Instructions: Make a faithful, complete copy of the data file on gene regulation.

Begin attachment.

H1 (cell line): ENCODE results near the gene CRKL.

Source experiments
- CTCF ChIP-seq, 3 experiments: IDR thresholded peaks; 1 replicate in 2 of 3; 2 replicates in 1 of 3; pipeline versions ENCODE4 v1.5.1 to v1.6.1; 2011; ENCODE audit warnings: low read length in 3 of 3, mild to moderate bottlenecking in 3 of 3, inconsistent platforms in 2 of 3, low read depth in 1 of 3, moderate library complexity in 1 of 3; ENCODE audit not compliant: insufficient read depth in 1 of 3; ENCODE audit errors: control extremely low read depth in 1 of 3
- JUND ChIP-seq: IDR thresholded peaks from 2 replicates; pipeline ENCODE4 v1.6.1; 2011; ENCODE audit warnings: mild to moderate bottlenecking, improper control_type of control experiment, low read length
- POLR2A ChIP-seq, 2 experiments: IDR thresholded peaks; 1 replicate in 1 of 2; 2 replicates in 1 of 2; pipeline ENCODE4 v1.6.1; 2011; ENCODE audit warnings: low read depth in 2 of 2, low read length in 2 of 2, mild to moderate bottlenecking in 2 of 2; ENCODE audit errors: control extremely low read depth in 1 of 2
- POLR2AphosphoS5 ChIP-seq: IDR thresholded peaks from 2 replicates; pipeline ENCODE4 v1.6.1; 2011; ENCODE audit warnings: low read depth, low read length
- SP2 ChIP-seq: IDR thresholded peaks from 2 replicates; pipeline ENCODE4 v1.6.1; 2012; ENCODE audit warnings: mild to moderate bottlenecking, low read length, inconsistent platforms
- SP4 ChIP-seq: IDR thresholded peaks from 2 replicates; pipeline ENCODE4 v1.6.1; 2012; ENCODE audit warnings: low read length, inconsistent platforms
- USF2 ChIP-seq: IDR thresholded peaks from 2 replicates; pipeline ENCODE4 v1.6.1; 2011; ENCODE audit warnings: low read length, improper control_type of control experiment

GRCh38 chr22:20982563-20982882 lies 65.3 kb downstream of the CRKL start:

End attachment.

H1 (cell line): ENCODE results near the gene CRKL.

Source experiments
- CTCF ChIP-seq, 3 experiments: IDR thresholded peaks; 1 replicate in 2 of 3; 2 replicates in 1 of 3; pipeline versions ENCODE4 v1.5.1 to v1.6.1; 2011; ENCODE audit warnings: low read length in 3 of 3, mild to moderate bottlenecking in 3 of 3, inconsistent platforms in 2 of 3, low read depth in 1 of 3, moderate library complexity in 1 of 3; ENCODE audit not compliant: insufficient read depth in 1 of 3; ENCODE audit errors: control extremely low read depth in 1 of 3
- JUND ChIP-seq: IDR thresholded peaks from 2 replicates; pipeline ENCODE4 v1.6.1; 2011; ENCODE audit warnings: mild to moderate bottlenecking, improper control_type of control experiment, low read length
- POLR2A ChIP-seq, 2 experiments: IDR thresholded peaks; 1 replicate in 1 of 2; 2 replicates in 1 of 2; pipeline ENCODE4 v1.6.1; 2011; ENCODE audit warnings: low read depth in 2 of 2, low read length in 2 of 2, mild to moderate bottlenecking in 2 of 2; ENCODE audit errors: control extremely low read depth in 1 of 2
- POLR2AphosphoS5 ChIP-seq: IDR thresholded peaks from 2 replicates; pipeline ENCODE4 v1.6.1; 2011; ENCODE audit warnings: low read depth, low read length
- SP2 ChIP-seq: IDR thresholded peaks from 2 replicates; pipeline ENCODE4 v1.6.1; 2012; ENCODE audit warnings: mild to moderate bottlenecking, low read length, inconsistent platforms
- SP4 ChIP-seq: IDR thresholded peaks from 2 replicates; pipeline ENCODE4 v1.6.1; 2012; ENCODE audit warnings: low read length, inconsistent platforms
- USF2 ChIP-seq: IDR thresholded peaks from 2 replicates; pipeline ENCODE4 v1.6.1; 2011; ENCODE audit warnings: low read length, improper control_type of control experiment

GRCh38 chr22:20982563-20982882 lies 65.3 kb downstream of the CRKL start: